Pre-infection plasmas from vaccine recipients exhibited weak neutralizing activity against early viruses from 13 vaccine and 14 placebo recipients (Fig. 2). Pooling over the 27 isolates, overall positive response rates were 5% for vaccine and 0% for placebo recipients (Mann Whitney p = 0.05). When M-B curves were compared, vaccine-elicited antibodies were more likely to neutralize viruses from placebo recipients than viruses from vaccine recipients (p= 0.004, Fig. 2B). The magnitude of this latter difference was small, with 54 vaccine recipients having equal AUC for the two sets of viruses, 23 having greater AUC for placebo viruses, and 8 having smaller AUC for placebo viruses; thus the result may be of little biological importance. Results with post-infection plasmas from placebo recipients (i.e., natural NAb response to infection) showed that viruses from infected placebo recipients were intrinsically slightly more sensitive to neutralization (data not shown, p-value = 0.013).
Plasmas from a subset of vaccine and placebo recipients in Figure 1 were assessed for neutralization breadth against a larger panel of tier 1 viruses and one additional prototypic tier 2 virus (JR-FL) in the TZM-bl assay (Fig. 3A). Plasmas from placebo recipients were mostly negative. Plasma from all vaccine recipients neutralized HIV-1MN and SF162.LS, with GMTs of 4931 and 1431, respectively. Moderate to low levels of NAbs were detected against tier 1 viruses MW965.26, SS1196.1, Bal.26, Bx08.16, 92BR025.9 and BZ167.12, with GMTs of 263, 134, 48, 44, 34 and 17, respectively. Plasma from a single vaccine recipient neutralized JR-FL (titer = 24).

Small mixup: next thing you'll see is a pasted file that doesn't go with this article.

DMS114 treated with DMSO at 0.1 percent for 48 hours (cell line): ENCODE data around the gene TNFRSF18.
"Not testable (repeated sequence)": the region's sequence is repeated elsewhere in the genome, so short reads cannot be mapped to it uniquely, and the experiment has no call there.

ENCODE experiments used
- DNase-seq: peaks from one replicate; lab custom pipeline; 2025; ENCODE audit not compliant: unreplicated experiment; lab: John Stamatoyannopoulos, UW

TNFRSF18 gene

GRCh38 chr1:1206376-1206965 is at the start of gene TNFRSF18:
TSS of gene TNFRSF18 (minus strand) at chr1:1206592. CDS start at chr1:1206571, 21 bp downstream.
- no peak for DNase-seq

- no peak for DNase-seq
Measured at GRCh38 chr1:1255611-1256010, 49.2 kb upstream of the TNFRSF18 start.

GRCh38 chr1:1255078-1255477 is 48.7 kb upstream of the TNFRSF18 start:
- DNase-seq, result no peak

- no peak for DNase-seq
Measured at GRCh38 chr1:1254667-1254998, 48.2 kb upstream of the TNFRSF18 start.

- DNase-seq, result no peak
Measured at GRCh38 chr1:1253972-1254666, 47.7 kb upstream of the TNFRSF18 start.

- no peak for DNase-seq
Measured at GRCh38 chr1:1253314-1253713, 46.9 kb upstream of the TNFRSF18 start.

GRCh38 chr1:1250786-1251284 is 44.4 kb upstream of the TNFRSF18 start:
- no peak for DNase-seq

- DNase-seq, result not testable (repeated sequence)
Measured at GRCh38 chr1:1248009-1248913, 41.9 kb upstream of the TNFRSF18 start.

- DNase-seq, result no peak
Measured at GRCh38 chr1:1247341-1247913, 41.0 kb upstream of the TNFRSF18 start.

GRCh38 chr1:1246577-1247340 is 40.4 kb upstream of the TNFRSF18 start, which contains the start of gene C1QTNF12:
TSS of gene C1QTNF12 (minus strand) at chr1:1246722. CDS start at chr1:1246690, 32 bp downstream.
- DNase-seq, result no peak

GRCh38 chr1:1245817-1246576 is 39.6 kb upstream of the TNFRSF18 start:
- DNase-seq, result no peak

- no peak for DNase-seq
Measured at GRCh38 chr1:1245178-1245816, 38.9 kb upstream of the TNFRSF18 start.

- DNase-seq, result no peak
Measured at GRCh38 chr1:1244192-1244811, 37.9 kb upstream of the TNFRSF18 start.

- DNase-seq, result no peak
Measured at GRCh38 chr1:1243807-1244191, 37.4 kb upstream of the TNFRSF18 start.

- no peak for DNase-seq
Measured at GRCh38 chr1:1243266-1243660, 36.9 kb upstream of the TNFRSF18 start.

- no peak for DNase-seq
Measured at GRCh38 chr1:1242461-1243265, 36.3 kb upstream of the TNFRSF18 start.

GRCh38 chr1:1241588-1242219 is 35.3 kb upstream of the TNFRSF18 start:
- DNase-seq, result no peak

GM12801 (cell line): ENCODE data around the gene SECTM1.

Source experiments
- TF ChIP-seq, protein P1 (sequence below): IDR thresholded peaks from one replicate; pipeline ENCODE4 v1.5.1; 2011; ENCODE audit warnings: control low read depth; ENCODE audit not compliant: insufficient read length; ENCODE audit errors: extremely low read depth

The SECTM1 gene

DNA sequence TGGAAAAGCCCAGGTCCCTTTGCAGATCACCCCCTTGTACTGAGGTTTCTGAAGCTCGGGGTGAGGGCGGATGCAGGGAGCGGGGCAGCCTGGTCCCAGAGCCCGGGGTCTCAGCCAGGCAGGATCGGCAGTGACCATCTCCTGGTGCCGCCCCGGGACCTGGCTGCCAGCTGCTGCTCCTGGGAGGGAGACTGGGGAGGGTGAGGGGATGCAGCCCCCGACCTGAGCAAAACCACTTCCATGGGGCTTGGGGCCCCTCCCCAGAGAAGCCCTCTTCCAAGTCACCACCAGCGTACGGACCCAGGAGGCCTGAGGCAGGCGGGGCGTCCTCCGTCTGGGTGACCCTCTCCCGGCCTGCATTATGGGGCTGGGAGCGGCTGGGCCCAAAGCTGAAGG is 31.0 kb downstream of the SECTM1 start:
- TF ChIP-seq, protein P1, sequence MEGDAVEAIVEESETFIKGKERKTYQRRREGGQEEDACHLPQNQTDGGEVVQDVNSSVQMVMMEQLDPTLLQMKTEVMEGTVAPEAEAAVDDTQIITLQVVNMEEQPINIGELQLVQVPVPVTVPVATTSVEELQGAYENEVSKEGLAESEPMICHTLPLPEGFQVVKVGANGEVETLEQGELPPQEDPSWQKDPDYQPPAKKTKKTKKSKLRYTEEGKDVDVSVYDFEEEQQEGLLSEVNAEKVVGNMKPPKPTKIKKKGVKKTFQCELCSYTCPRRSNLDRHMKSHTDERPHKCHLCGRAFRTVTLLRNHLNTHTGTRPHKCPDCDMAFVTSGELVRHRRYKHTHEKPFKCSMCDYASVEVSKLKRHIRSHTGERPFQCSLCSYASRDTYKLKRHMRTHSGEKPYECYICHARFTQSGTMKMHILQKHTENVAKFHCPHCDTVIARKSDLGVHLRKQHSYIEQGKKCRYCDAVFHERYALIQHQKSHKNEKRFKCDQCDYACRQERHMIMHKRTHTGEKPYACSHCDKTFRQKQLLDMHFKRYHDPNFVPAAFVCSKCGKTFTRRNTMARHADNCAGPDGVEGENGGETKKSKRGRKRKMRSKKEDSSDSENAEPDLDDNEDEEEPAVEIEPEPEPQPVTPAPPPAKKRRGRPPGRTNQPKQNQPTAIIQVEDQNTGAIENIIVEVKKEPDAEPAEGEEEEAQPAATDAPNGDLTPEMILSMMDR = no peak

Additional assays were performed with serum rather than plasma, and compared a 1:10 dilution of post-immune serum (2 weeks post 4 thin oculation) to a 1:10 dilution of corresponding pre-immune serum from additional randomly sampled vaccine and placebo recipients who were uninfected at the time of blood draw. This method automatically adjusts for non-specific activity in corresponding pre-immune serum and thus may be a more stringent measure of true neutralization. Sera were assayed against the 12 tier 2 reference strains and 8 authentic tier 2 transmitted/founder viruses. Subjects were randomly sampled to comprise an equal distribution of African Americans and whites of both genders; this number was not adequate for statistical comparisons between races and genders. Vaccine recipients exhibited weak but statistically significant neutralizing activity against both sets of viruses (Fig. 3B). Transmitted/early founder viruses were slightly less sensitive to neutralization compared to the tier 2 reference viruses but this difference was not significant (p =0.09 for vaccine recipients and p = 0.53 for placebo recipients; testing procedure described in figure legend). Overall positive response rates (≥50% neutralization) against the tier 2 reference viruses were 8.3% for vaccine recipients and 0% for placebo recipients. Although all results with transmitted/early founder viruses were below 50% neutralization, and values ≥50% neutralization was used to calculate positive response rates, positive deflections <50% neutralization might predict stronger potency at lower serum dilutions.